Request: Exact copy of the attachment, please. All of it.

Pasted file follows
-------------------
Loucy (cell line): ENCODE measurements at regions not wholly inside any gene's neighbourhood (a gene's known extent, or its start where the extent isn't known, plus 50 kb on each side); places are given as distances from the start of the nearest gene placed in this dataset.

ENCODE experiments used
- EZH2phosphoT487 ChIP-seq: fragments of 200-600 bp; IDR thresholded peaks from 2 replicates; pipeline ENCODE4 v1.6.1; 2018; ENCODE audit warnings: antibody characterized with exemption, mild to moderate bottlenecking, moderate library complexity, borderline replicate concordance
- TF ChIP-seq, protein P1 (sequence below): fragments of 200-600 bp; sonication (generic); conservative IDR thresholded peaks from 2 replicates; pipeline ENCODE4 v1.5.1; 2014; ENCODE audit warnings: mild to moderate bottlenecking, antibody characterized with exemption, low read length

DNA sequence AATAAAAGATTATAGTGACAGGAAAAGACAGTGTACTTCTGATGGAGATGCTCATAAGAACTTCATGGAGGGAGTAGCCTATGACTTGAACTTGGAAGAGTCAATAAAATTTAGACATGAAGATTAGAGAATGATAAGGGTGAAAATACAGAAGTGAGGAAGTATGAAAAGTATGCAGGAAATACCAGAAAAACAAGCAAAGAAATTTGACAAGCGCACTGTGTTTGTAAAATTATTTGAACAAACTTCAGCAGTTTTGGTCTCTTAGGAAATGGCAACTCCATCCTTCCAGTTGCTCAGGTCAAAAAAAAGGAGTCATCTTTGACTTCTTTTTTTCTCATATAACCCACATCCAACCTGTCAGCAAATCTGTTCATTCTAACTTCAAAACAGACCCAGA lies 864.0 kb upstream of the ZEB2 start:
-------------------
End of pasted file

Loucy (cell line): ENCODE measurements at regions not wholly inside any gene's neighbourhood (a gene's known extent, or its start where the extent isn't known, plus 50 kb on each side); places are given as distances from the start of the nearest gene placed in this dataset.

ENCODE experiments used
- EZH2phosphoT487 ChIP-seq: fragments of 200-600 bp; IDR thresholded peaks from 2 replicates; pipeline ENCODE4 v1.6.1; 2018; ENCODE audit warnings: antibody characterized with exemption, mild to moderate bottlenecking, moderate library complexity, borderline replicate concordance
- TF ChIP-seq, protein P1 (sequence below): fragments of 200-600 bp; sonication (generic); conservative IDR thresholded peaks from 2 replicates; pipeline ENCODE4 v1.5.1; 2014; ENCODE audit warnings: mild to moderate bottlenecking, antibody characterized with exemption, low read length

DNA sequence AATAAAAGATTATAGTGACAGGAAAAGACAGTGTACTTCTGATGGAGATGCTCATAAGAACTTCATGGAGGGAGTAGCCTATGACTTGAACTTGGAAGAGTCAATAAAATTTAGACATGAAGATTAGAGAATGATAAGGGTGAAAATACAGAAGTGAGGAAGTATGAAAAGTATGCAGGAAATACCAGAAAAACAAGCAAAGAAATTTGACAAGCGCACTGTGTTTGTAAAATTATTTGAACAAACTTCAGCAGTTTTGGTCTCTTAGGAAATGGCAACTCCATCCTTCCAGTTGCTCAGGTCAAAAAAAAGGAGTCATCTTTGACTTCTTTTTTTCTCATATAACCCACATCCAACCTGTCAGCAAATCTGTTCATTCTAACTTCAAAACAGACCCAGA lies 864.0 kb upstream of the ZEB2 start: